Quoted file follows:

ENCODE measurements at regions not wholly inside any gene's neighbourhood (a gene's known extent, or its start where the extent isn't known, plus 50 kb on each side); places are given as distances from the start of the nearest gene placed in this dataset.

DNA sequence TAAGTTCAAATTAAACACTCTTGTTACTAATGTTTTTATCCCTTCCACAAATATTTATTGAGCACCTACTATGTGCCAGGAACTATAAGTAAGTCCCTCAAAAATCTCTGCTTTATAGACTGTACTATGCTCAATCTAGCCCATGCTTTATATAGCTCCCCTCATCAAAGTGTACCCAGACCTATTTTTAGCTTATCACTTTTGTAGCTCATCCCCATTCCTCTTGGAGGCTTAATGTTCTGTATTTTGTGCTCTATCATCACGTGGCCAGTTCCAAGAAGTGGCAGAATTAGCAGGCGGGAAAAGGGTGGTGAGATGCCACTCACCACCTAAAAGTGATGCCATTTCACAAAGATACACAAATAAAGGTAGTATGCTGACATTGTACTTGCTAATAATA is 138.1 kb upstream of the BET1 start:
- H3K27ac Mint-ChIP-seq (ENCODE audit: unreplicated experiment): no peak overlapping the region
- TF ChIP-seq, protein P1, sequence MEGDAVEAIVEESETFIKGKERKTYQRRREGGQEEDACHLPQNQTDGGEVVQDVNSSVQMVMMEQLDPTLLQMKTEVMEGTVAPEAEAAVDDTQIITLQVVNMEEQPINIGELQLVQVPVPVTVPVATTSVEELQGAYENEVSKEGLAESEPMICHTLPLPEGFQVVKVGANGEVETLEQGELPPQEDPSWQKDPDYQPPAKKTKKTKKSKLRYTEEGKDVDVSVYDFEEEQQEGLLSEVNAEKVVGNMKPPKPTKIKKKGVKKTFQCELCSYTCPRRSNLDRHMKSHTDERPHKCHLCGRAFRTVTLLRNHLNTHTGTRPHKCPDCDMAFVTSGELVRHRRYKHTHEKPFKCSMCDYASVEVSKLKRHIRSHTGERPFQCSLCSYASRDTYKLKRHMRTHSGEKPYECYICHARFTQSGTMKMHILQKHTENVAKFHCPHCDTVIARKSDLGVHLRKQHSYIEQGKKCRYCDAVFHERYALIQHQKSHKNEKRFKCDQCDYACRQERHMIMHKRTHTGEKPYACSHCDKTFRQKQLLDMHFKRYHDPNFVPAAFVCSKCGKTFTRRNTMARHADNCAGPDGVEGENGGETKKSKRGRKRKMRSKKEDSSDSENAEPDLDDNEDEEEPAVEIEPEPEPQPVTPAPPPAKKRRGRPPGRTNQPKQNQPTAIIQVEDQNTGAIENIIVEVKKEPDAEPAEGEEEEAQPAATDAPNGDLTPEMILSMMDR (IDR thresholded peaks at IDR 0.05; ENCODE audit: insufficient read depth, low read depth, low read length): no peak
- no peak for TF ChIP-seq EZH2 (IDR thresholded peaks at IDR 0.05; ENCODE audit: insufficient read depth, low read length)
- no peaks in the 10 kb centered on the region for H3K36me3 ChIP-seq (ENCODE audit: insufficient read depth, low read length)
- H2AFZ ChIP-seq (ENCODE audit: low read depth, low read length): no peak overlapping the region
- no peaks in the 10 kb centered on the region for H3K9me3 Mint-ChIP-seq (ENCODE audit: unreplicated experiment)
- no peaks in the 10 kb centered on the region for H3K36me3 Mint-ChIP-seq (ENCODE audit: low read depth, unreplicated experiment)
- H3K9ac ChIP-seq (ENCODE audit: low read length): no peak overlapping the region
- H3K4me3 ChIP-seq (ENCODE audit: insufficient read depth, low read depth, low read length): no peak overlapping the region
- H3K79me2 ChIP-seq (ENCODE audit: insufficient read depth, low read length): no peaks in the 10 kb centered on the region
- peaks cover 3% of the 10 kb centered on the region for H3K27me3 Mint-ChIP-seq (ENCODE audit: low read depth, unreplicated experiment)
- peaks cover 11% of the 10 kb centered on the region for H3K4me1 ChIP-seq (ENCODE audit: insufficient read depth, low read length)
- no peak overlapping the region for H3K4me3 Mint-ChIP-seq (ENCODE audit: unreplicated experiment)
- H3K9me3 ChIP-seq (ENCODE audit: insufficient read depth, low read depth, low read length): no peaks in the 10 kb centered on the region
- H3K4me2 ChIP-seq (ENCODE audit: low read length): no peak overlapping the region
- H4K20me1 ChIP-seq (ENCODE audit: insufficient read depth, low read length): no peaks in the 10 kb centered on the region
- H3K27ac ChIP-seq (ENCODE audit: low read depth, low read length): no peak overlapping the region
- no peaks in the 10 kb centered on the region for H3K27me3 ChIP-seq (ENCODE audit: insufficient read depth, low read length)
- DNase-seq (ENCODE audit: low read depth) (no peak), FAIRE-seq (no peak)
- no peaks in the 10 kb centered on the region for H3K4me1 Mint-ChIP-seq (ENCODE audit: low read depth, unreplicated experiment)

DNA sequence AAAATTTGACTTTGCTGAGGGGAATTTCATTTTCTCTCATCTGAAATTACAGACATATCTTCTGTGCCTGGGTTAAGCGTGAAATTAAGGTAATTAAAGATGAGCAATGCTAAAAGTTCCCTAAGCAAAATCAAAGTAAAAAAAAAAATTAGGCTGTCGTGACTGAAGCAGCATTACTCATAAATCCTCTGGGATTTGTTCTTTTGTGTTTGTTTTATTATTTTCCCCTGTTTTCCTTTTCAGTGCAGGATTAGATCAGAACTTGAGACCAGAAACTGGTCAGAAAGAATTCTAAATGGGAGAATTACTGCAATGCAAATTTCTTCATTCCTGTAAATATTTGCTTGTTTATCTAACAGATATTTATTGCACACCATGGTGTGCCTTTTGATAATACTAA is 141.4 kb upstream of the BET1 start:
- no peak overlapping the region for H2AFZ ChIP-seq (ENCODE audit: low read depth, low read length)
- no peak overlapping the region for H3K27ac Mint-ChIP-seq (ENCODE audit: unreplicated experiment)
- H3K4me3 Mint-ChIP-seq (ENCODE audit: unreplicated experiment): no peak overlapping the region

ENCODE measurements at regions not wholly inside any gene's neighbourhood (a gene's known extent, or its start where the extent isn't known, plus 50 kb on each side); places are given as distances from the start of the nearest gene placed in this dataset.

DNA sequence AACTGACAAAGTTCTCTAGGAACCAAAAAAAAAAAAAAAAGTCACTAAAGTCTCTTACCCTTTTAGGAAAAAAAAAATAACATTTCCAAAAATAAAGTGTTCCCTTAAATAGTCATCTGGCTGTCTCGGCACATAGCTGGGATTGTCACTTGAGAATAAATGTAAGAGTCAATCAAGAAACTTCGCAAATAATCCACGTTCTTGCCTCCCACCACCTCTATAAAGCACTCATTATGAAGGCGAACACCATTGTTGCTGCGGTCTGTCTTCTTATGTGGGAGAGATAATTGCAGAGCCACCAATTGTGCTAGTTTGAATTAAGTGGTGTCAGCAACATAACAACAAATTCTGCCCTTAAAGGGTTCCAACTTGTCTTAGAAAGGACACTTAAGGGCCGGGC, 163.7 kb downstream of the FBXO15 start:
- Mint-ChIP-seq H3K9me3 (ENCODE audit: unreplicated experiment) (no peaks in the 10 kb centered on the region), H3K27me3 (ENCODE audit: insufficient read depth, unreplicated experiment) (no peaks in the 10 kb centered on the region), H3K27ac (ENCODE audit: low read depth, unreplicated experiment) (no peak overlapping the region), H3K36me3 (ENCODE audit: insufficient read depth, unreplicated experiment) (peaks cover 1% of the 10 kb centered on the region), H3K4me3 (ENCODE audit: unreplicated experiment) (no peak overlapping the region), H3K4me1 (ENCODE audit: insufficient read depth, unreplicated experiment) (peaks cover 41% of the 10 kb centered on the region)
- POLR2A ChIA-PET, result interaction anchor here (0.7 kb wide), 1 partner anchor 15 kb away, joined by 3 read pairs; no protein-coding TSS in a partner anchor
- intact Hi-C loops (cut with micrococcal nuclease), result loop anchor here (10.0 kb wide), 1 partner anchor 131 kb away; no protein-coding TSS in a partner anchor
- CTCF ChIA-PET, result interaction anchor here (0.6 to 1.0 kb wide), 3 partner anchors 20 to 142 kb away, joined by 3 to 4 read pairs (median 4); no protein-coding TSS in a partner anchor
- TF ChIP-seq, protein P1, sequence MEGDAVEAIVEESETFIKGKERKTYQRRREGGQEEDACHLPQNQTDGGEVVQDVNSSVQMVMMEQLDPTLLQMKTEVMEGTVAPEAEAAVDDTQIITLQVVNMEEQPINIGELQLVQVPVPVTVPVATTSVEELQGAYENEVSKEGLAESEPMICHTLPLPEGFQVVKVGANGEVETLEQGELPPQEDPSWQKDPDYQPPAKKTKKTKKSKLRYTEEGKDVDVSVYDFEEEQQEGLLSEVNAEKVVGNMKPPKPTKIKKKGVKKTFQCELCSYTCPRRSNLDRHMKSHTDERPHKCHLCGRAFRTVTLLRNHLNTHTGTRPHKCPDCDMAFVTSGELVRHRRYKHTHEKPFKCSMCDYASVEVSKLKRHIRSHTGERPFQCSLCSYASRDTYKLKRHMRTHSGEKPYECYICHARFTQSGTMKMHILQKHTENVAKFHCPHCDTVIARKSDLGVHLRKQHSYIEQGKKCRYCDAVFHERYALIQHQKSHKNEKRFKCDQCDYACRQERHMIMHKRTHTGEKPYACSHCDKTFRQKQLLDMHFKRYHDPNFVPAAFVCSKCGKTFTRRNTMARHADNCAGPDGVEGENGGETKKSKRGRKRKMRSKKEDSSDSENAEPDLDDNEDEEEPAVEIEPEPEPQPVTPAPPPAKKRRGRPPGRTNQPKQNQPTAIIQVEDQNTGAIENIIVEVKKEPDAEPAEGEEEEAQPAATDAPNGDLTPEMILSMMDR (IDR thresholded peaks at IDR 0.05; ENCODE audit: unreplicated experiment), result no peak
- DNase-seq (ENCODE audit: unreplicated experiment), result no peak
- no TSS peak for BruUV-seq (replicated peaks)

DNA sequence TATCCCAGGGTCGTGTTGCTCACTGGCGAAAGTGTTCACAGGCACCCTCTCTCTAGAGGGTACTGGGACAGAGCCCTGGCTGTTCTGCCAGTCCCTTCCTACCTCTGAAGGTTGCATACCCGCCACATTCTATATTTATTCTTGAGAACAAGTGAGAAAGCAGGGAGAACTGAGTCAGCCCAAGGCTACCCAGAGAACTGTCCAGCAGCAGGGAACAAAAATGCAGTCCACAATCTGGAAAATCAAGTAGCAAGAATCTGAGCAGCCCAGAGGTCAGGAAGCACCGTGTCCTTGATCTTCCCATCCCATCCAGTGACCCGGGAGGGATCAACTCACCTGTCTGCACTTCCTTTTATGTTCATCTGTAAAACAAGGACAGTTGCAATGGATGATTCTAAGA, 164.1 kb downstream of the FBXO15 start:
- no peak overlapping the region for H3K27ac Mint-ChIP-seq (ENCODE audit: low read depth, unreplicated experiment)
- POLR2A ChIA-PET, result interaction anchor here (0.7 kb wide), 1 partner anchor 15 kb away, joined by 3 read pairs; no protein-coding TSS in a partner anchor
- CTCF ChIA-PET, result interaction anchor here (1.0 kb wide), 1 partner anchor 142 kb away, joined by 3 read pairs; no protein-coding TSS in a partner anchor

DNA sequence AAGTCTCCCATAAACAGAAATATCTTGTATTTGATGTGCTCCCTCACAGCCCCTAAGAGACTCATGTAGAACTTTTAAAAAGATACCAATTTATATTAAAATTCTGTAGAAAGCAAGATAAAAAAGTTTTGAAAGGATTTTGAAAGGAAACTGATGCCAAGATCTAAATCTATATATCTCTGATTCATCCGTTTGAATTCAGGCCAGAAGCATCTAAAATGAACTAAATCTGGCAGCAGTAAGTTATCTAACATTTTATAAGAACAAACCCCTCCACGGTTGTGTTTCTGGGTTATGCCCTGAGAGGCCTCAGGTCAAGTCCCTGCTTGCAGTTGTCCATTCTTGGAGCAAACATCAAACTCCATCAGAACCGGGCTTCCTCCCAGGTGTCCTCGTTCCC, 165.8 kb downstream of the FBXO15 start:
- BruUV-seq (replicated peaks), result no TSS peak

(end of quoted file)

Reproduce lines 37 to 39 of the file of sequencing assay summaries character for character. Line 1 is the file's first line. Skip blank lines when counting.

- no peak overlapping the region for H3K27ac Mint-ChIP-seq (ENCODE audit: low read depth, unreplicated experiment)
- POLR2A ChIA-PET, result interaction anchor here (0.7 kb wide), 1 partner anchor 15 kb away, joined by 3 read pairs; no protein-coding TSS in a partner anchor
- CTCF ChIA-PET, result interaction anchor here (1.0 kb wide), 1 partner anchor 142 kb away, joined by 3 read pairs; no protein-coding TSS in a partner anchor